Bangkok Diary

    20 November 2007: Cleaning up Web Pages with Tidy

Graham K. Rogers

tidy icon I often work in the Unix as there are so many useful little tricks one can try. A fairly simple one is tidy which will "validate, correct, and pretty-print HTML files." That information comes from the manual installed in the Unix (man tidy is the command).

Like many such utilities, there are loads of ways it can be fine-tuned, but not everyone enjoys this stuff, and it is easy enough if you are inexperienced or not careful to make mistakes.

Many of the useful programs we come across are based on unix commands, but have a pretty face: and they are easier to use partly because of that. Another reason is that someone has done all the hard work for us.

James S. Derry of Balthisar, did the noble thing for us by adding a GUI onto tidy and it is named Balthisar Tidy, and it has now been updated -- now at version 0.6 -- although the version I downloaded from VersionTracker was 0.5. I double-checked and that site showed it as 0.6. I later downloaded 0.6 from the developers' site and this is a universal binary. Although 0.5 was for PPC it ran fine on my MacBookPro. The latest version looks pretty much the same.

It is a quick download and when unpacked and installed only takes up 1.8MB on he hard disk. I put it in the Utilities folder but a note says it can be run from anywhere, including the dmg file.

The interface is not that pretty. Looking at the ways in which it can be fine-tuned, it is sticking to the original unix utility: that is intentional. Most of us will simply go with the default. The left side of the working panel has the settings. There are three windows to the right: input, output and messages.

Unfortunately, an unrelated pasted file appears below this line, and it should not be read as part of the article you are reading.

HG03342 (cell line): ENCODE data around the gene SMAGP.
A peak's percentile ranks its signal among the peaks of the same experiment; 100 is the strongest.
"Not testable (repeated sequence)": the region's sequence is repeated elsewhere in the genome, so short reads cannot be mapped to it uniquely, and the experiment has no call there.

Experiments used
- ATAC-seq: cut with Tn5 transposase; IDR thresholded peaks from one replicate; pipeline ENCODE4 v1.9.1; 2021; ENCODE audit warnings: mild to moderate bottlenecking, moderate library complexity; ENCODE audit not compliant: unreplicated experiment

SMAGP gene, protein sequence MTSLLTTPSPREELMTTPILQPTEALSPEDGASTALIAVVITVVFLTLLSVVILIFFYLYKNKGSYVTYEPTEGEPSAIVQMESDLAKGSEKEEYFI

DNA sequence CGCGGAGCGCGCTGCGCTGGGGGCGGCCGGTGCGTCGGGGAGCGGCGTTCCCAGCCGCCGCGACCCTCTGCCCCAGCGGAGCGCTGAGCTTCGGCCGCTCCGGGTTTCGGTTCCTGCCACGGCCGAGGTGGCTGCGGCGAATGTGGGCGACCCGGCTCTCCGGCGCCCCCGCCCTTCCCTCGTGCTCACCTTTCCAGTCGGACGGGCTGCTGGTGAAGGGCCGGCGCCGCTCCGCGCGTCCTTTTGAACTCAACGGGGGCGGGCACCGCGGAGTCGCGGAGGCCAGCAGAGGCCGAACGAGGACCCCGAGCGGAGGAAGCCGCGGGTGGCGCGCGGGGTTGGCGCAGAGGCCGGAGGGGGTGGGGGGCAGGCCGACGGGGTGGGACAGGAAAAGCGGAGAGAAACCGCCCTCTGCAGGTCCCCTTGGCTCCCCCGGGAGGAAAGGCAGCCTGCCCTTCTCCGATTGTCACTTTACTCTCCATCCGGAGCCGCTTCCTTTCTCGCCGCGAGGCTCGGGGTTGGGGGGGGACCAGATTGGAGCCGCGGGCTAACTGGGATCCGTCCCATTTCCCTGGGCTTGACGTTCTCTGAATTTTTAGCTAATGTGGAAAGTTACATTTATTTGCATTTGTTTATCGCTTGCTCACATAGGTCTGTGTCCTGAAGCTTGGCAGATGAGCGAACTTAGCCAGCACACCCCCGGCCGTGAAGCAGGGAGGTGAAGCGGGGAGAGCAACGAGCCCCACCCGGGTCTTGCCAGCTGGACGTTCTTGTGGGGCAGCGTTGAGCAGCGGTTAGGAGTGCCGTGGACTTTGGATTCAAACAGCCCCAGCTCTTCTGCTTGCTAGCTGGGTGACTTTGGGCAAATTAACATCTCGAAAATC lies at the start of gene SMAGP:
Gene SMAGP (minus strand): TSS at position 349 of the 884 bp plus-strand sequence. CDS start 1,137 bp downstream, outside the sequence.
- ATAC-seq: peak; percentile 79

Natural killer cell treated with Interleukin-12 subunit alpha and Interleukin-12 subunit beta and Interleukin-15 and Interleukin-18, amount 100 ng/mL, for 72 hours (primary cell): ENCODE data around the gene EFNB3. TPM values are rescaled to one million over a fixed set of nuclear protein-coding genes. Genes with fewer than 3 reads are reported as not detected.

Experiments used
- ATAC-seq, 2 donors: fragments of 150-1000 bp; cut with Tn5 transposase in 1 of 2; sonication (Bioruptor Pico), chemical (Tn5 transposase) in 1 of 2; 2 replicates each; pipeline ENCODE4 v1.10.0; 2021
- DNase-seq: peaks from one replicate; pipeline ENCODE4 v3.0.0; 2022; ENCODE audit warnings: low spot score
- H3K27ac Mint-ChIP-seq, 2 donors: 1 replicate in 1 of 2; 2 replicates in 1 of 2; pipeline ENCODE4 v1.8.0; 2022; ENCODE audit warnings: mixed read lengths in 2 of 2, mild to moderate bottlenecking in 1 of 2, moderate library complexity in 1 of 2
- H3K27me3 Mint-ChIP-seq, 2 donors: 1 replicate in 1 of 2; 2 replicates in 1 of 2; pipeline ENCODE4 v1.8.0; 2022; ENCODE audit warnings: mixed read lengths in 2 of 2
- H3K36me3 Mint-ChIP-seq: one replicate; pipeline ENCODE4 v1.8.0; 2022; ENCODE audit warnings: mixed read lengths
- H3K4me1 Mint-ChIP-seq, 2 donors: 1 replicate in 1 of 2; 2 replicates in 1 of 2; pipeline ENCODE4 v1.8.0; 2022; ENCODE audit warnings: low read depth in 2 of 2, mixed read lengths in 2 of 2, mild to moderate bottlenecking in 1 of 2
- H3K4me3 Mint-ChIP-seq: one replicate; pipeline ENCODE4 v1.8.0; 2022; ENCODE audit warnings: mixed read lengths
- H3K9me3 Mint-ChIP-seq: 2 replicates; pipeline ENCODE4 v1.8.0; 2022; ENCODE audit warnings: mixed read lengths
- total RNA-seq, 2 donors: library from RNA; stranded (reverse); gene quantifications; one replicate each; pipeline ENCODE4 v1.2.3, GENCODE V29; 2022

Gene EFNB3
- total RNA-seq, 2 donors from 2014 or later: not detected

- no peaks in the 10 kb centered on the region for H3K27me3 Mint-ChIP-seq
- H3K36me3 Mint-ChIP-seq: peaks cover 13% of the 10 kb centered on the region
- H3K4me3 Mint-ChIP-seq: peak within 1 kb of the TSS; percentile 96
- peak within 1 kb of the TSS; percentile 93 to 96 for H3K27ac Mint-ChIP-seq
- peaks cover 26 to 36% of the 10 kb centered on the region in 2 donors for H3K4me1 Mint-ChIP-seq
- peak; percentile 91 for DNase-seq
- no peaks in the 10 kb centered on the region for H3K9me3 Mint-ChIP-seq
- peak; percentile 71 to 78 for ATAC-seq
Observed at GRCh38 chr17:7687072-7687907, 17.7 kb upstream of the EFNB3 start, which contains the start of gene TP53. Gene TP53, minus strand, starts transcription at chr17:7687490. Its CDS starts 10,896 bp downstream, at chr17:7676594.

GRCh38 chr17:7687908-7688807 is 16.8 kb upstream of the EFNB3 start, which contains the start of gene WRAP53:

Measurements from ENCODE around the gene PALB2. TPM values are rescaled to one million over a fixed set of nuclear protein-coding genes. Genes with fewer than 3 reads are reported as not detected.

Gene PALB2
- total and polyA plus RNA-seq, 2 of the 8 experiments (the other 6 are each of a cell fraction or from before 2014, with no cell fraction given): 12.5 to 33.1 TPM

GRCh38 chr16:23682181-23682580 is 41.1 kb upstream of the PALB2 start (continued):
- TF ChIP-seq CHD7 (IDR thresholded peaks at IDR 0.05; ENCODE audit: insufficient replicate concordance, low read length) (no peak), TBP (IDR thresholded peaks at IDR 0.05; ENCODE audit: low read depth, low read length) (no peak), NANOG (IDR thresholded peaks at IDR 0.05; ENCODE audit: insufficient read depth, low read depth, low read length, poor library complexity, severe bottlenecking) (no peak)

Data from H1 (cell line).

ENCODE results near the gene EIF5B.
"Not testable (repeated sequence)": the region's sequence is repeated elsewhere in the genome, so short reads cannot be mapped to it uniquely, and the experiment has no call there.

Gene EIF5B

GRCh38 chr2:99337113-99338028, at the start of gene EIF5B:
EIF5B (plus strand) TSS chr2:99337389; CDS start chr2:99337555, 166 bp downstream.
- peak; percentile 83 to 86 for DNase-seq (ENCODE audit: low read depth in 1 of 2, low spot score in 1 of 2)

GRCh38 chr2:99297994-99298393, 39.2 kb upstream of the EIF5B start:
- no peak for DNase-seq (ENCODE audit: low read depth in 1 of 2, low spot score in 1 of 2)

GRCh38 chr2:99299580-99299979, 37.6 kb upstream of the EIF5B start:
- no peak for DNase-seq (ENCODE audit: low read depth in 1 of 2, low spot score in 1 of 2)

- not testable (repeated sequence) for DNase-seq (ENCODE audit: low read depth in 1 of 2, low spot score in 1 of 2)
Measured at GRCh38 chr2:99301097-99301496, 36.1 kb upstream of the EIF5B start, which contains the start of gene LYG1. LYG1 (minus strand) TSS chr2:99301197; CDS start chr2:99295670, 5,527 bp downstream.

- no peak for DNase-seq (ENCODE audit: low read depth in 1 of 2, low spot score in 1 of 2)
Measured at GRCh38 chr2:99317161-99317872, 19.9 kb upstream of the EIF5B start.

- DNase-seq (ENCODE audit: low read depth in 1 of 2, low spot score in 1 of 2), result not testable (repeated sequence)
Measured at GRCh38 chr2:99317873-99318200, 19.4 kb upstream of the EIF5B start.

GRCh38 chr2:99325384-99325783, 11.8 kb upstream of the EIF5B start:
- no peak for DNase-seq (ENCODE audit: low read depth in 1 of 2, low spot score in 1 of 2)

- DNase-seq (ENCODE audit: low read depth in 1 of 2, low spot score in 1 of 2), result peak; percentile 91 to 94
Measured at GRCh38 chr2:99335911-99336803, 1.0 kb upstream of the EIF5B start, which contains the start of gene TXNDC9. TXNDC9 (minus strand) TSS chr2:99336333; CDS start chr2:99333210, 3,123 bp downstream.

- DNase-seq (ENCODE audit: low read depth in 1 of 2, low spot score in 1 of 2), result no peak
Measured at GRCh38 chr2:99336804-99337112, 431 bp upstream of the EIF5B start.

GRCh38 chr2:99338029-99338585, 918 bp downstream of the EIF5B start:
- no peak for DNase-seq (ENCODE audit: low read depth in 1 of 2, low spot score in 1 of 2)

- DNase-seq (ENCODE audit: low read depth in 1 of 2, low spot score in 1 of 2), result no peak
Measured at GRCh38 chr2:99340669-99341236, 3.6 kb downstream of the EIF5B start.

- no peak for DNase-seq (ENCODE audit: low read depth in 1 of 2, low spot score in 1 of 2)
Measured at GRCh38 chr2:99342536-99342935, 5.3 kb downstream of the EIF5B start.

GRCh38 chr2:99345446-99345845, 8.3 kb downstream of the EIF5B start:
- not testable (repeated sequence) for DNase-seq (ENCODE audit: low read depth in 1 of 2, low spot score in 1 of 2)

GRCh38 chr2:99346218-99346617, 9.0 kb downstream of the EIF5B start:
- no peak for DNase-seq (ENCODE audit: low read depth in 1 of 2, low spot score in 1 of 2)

Open a file (a new panel then opens too) and the process is instant. The original is in the top window and appearing immediately in the centre window is a tidied file. Comments on the file change process, such as what was changed and why, are in the bottom part.

tidy panel

It can be set up to save changes automatically and replace the original file, but the defualt is only to save when Save As is used. There are three save options: html, htm (marked as DOS) and php. When saved, the files did not have an extension, but that can be displayed using the Finder, Information panel.

Although I found this originally on VersionTracker, the developer, Balthisar, has a website on which this and other utilities may be found.

Cost? Nothing, although (rightly) the developer will not turn down any donations.

Made on Mac

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